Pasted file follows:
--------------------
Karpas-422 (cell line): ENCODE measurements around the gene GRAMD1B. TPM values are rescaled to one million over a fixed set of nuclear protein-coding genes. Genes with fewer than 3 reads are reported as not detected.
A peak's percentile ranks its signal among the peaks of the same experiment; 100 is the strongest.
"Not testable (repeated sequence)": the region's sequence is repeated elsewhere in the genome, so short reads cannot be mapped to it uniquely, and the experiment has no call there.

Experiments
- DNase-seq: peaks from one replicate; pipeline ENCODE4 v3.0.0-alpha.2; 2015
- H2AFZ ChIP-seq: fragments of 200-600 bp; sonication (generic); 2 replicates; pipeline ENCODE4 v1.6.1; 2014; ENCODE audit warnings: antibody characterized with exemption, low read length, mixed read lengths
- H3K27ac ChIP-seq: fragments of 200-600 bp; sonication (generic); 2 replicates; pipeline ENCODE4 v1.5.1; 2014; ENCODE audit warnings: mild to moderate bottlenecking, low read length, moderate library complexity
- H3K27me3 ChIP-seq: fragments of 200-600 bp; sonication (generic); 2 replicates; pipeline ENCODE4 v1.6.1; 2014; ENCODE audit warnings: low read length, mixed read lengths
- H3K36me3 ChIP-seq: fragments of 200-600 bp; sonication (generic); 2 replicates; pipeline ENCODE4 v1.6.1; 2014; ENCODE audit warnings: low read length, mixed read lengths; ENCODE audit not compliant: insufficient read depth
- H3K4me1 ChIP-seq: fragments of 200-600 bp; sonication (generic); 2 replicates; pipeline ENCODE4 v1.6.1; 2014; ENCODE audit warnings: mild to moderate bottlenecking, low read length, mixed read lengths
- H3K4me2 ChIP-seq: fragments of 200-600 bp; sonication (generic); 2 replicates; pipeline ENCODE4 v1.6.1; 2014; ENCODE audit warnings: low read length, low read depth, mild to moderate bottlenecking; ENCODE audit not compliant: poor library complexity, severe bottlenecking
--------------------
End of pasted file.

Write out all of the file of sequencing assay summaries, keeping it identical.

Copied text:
Karpas-422 (cell line): ENCODE measurements around the gene GRAMD1B. TPM values are rescaled to one million over a fixed set of nuclear protein-coding genes. Genes with fewer than 3 reads are reported as not detected.
A peak's percentile ranks its signal among the peaks of the same experiment; 100 is the strongest.
"Not testable (repeated sequence)": the region's sequence is repeated elsewhere in the genome, so short reads cannot be mapped to it uniquely, and the experiment has no call there.

Experiments
- DNase-seq: peaks from one replicate; pipeline ENCODE4 v3.0.0-alpha.2; 2015
- H2AFZ ChIP-seq: fragments of 200-600 bp; sonication (generic); 2 replicates; pipeline ENCODE4 v1.6.1; 2014; ENCODE audit warnings: antibody characterized with exemption, low read length, mixed read lengths
- H3K27ac ChIP-seq: fragments of 200-600 bp; sonication (generic); 2 replicates; pipeline ENCODE4 v1.5.1; 2014; ENCODE audit warnings: mild to moderate bottlenecking, low read length, moderate library complexity
- H3K27me3 ChIP-seq: fragments of 200-600 bp; sonication (generic); 2 replicates; pipeline ENCODE4 v1.6.1; 2014; ENCODE audit warnings: low read length, mixed read lengths
- H3K36me3 ChIP-seq: fragments of 200-600 bp; sonication (generic); 2 replicates; pipeline ENCODE4 v1.6.1; 2014; ENCODE audit warnings: low read length, mixed read lengths; ENCODE audit not compliant: insufficient read depth
- H3K4me1 ChIP-seq: fragments of 200-600 bp; sonication (generic); 2 replicates; pipeline ENCODE4 v1.6.1; 2014; ENCODE audit warnings: mild to moderate bottlenecking, low read length, mixed read lengths
- H3K4me2 ChIP-seq: fragments of 200-600 bp; sonication (generic); 2 replicates; pipeline ENCODE4 v1.6.1; 2014; ENCODE audit warnings: low read length, low read depth, mild to moderate bottlenecking; ENCODE audit not compliant: poor library complexity, severe bottlenecking